The author of this volume wrote the first Life of Abraham Lincoln—The Pioneer Boy, and how he became President—which, after a very large sale, passed out of print in consequence of the destruction of the plates by fire. A Campaign Life of only thirty-two pages, relating chiefly to his public career, was issued at the West, after his nomination for the Presidency in 1860; but "The Pioneer Boy" was the first complete biography of the man. Dr. Holland said of it, several years later, in his Life of Lincoln: "A singularly faithful statement of the early experience of Abraham Lincoln." The materials for the Campaign Life spoken of were furnished by Mr. Lincoln, and he very kindly directed that pamphlet, with a quantity of unused matter, to be passed into our hands, together with the names and addresses of several of his early associates reared with him in the wilderness, and of intimate friends in later life, from whom the most valuable information, never before given to the public, was received. From these sources of knowledge "The Pioneer Boy" was prepared.
In the preparation of this new, larger, and more elaborate Life of Lincoln, we have had, in addition to the above sources of information, others of even greater value, at least so far as his character and public services relate.
Subsequent to the issue of the former volume, the author, having in view the preparation of a more thorough biography at a future day, gathered much valuable information from public men, who were on the most intimate terms with President Lincoln at Washington, as Sumner, Wilson, Buckingham, and Ames, who are dead, and others who are still living. Also, periodical literature has furnished many facts and anecdotes from time to time, which have been carefully laid aside. Last, though by no means least, access to the numerous lives of Lincoln published since his death—Dr. Holland's, Lamon's, Barrett's, Leland's, Forney's, and Raymond's—has been especially serviceable in the preparation of this volume. That very interesting work of Carpenter—Six Months in the White House—has furnished a fund of incident, illustrative of Mr. Lincoln's character and ability.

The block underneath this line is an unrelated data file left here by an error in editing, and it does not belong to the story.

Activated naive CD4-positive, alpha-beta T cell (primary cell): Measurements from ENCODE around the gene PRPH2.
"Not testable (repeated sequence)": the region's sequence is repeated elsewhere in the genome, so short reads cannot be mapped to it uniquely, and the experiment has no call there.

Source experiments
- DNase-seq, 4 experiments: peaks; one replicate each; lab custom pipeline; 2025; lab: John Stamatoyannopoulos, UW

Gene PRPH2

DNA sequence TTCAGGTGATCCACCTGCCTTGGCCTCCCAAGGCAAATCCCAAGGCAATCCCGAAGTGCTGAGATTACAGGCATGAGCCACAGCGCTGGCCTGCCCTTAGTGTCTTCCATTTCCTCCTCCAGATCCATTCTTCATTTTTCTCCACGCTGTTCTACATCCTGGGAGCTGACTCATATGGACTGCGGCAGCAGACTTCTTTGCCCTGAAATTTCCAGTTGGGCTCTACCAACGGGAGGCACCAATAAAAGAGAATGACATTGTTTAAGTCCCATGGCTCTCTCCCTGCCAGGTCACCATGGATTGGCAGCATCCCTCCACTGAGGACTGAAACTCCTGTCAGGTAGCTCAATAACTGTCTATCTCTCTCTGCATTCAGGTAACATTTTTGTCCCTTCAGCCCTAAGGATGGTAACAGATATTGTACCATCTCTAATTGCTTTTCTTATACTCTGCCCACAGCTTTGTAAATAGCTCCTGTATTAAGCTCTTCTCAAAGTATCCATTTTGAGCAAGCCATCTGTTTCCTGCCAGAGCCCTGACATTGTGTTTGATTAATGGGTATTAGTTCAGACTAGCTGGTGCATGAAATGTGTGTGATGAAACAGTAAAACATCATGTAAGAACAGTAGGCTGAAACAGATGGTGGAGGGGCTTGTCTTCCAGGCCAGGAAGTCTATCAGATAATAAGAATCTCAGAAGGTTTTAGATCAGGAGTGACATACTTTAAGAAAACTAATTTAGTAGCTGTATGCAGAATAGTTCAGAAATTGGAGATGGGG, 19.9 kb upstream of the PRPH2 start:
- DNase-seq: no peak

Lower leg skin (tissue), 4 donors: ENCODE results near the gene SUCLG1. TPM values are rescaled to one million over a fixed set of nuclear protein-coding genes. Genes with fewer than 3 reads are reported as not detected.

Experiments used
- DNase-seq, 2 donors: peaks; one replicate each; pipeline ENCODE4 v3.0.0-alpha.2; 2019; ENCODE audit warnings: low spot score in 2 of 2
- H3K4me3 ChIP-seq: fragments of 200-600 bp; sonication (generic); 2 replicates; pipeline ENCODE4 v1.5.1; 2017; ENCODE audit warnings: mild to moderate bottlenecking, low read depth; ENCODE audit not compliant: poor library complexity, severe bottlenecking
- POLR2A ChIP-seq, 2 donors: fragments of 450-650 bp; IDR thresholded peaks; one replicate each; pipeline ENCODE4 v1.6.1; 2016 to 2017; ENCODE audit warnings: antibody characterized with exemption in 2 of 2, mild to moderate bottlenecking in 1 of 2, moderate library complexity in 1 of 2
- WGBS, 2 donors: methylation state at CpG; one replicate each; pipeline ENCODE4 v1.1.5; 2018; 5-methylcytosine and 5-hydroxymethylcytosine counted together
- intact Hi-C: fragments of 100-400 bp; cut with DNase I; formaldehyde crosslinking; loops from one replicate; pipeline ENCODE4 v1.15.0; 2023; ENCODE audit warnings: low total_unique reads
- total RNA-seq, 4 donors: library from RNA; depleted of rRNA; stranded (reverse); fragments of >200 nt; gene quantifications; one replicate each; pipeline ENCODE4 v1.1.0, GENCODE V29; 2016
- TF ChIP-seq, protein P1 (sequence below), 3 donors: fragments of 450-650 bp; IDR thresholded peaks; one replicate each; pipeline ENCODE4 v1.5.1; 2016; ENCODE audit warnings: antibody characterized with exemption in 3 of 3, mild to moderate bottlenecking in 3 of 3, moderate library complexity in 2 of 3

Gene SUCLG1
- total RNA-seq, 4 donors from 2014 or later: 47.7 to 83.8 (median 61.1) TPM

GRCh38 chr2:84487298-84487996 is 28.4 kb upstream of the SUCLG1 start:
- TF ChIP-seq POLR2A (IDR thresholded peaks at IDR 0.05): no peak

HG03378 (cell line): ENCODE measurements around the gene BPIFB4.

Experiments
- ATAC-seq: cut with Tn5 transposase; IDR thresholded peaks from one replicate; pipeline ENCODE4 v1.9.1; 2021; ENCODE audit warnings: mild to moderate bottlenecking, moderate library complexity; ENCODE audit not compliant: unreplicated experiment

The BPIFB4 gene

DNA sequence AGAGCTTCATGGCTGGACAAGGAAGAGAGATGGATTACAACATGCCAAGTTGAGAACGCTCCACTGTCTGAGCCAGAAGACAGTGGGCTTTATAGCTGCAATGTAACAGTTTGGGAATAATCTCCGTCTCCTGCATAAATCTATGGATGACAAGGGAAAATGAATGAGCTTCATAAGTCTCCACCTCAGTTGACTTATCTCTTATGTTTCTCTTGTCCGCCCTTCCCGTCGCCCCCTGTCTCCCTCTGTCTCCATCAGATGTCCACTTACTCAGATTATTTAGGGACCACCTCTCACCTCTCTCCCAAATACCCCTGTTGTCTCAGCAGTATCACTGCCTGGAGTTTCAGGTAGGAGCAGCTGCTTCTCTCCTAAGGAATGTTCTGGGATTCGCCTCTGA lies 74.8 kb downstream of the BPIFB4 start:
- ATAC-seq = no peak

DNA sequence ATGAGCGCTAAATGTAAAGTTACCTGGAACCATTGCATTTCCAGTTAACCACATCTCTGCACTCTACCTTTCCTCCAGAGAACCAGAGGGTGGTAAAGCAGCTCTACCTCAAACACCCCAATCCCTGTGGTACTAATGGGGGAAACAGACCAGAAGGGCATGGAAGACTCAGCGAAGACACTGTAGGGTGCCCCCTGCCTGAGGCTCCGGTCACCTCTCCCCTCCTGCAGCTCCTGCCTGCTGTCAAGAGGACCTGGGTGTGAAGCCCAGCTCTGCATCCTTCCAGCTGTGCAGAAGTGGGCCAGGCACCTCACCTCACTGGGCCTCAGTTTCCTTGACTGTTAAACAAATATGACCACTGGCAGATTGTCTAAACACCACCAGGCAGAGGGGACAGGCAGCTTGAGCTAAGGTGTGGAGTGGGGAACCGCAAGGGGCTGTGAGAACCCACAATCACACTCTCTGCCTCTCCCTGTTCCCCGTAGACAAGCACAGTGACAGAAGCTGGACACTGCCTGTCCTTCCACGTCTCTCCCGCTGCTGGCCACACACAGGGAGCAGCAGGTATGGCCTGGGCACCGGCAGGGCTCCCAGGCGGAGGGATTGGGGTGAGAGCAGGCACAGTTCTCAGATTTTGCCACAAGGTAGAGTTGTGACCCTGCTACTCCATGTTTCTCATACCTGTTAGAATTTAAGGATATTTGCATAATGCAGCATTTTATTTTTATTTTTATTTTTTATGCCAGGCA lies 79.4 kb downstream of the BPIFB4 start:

From these ample sources of material, the author has endeavoured to make a biography for popular reading such as the times demand. The very large sale of his recent life of President Garfield—"From Log-Cabin to the White House"—created an active demand for "The Pioneer Boy," which fact seemed to mark the present time as appropriate for the issue of this new life of the martyr President.
The perusal of this work will satisfy the reader that the author's claim, in the Preface to the "Log-Cabin," that Garfield and Lincoln were remarkably alike in the circumstances of birth, early struggles, and later experience, was fully justified. The fact is without a parallel in the history of public men—such marvellous coincidences from their birth in log-cabins to their assassination in the White House. Apart from this likeness, however, the life of Lincoln as an example of industry, tact, perseverance, application, energy, economy, honesty, purity, devotion to principle, and triumph over obstacles in a successful career, presents a profitable study to the youth and young men of this and other lands. The only parallel to it is that of President Garfield, with which we aim to connect this later volume. The names of these two illustrious statesmen are for ever associated in the history of the American Republic. It is well-nigh impossible to separate them in the thoughts of men. Statesmen of such power and influence, beginning their lives in want and obscurity and ending them in the White House, cut off at last by the shot of the assassin, must find their niche together in the temple of fame. One other name only of the great and good men of the past naturally affiliates with these two—that of George Washington, the life of whom will follow this as soon as it can be prepared. These three—Washington, Lincoln, and Garfield—remarkably alike in their early precocity and the wisdom and influence of manhood—furnish stimulating examples to American and English readers.
Incidents are brought to the front in this life of Lincoln, as they were in that of Garfield, and they are made to portray the life of the man. Facts are better than logic to exhibit the elements of personal character; therefore we let incidents tell the story of his life.
When Abraham Lincoln was consulted respecting his biography, after his nomination for the Presidency in 1860, he replied: "You can find the whole of my early life in a single line of Gray's Elegy: